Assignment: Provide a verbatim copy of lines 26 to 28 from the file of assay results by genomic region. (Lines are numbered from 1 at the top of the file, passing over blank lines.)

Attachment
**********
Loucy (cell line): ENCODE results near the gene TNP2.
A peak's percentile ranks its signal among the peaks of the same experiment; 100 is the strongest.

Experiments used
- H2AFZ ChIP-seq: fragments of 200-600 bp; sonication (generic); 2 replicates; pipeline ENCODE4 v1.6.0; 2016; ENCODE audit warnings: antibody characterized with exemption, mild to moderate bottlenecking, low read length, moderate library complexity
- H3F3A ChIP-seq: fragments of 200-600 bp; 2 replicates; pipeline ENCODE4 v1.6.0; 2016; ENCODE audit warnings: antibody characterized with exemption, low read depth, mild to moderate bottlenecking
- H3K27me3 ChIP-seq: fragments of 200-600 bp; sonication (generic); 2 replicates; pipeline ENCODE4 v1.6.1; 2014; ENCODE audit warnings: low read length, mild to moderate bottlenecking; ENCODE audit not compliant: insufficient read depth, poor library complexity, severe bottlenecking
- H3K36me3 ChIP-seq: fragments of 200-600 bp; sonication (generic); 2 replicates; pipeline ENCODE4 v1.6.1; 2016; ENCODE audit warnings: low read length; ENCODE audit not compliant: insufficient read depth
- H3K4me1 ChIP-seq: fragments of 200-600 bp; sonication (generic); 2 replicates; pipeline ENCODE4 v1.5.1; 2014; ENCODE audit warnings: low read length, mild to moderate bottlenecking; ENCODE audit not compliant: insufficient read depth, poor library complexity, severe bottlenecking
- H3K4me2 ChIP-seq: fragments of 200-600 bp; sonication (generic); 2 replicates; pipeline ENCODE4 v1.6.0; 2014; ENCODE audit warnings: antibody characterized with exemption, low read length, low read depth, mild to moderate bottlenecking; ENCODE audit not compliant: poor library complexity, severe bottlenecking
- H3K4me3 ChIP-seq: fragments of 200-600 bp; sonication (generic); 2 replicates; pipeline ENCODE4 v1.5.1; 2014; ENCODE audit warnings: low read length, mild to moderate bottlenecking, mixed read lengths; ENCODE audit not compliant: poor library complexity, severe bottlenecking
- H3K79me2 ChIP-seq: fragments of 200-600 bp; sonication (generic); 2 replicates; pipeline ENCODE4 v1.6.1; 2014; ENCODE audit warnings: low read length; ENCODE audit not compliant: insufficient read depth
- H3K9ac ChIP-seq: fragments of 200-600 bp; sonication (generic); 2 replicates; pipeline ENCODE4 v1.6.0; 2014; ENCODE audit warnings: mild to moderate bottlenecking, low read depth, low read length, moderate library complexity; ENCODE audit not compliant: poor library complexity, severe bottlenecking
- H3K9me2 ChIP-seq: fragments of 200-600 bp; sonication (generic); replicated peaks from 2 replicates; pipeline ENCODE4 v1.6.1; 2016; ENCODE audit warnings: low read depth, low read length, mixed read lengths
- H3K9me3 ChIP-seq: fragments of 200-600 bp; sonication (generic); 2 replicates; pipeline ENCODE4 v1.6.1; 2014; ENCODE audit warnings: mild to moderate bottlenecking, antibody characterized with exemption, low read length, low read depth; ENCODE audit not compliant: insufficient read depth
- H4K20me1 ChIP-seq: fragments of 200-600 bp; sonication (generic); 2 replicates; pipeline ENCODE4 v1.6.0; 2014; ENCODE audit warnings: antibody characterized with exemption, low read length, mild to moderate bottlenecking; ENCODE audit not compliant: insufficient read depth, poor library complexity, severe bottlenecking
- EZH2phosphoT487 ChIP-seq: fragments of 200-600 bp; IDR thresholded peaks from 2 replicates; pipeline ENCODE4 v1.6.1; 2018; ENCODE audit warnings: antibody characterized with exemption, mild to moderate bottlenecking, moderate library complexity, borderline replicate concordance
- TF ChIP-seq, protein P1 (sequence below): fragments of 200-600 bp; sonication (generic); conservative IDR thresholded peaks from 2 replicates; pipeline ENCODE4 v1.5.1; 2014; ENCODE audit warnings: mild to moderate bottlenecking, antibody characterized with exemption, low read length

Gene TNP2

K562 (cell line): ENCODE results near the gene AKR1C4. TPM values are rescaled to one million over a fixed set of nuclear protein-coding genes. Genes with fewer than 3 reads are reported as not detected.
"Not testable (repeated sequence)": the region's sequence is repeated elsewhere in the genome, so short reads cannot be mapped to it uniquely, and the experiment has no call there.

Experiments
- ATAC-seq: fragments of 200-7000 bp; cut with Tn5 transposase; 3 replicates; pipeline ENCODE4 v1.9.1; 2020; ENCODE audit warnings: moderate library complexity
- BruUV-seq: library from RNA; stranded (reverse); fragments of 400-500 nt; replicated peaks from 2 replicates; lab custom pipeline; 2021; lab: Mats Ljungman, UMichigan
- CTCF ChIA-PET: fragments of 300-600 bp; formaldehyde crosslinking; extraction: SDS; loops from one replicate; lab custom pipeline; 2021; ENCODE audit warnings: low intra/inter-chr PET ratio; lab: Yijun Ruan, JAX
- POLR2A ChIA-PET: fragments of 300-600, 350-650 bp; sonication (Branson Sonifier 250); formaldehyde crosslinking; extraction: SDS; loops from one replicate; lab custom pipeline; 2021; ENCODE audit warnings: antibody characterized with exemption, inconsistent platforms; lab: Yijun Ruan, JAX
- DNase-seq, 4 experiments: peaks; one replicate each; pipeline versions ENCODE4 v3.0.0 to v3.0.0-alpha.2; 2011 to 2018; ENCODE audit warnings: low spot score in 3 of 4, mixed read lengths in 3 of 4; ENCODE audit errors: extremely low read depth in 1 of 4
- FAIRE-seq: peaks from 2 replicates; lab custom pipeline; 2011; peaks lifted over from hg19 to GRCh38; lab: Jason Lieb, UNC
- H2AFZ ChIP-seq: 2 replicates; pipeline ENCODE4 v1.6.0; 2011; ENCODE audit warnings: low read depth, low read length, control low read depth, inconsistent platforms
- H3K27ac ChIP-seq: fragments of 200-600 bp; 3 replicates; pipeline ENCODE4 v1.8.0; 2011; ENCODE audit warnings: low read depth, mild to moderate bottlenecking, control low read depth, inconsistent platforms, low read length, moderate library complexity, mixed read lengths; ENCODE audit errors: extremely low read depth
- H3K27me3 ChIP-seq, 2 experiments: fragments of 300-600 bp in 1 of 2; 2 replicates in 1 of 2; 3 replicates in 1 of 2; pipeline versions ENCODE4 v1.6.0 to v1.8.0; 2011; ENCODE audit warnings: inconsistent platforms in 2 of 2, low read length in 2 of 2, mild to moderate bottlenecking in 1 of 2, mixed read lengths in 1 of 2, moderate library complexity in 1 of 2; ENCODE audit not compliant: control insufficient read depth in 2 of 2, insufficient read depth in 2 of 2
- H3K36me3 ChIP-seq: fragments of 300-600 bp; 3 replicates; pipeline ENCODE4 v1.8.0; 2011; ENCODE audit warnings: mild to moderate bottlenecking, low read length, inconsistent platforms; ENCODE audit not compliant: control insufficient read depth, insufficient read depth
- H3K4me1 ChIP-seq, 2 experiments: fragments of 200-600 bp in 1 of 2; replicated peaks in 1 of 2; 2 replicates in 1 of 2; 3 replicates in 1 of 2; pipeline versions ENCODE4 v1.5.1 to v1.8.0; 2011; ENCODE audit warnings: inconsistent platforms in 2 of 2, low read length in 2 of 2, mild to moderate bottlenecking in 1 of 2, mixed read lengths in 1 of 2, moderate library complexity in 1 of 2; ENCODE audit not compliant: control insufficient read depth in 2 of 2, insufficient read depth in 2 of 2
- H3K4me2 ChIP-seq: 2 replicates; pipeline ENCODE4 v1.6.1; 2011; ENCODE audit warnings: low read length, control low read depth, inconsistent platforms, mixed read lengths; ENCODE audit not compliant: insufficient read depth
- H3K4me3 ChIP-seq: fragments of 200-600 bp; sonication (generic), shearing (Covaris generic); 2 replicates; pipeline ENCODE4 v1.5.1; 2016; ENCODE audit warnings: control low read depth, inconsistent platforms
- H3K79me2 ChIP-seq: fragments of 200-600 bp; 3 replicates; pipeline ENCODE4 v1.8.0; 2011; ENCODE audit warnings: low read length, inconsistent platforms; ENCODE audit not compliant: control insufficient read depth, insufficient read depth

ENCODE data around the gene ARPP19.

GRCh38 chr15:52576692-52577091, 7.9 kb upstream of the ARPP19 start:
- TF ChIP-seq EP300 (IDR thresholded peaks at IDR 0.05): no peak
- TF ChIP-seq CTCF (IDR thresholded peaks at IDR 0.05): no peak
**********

- DNase-seq, 4 experiments: peaks; one replicate each; pipeline versions ENCODE4 v3.0.0 to v3.0.0-alpha.2; 2011 to 2018; ENCODE audit warnings: low spot score in 3 of 4, mixed read lengths in 3 of 4; ENCODE audit errors: extremely low read depth in 1 of 4
- FAIRE-seq: peaks from 2 replicates; lab custom pipeline; 2011; peaks lifted over from hg19 to GRCh38; lab: Jason Lieb, UNC
- H2AFZ ChIP-seq: 2 replicates; pipeline ENCODE4 v1.6.0; 2011; ENCODE audit warnings: low read depth, low read length, control low read depth, inconsistent platforms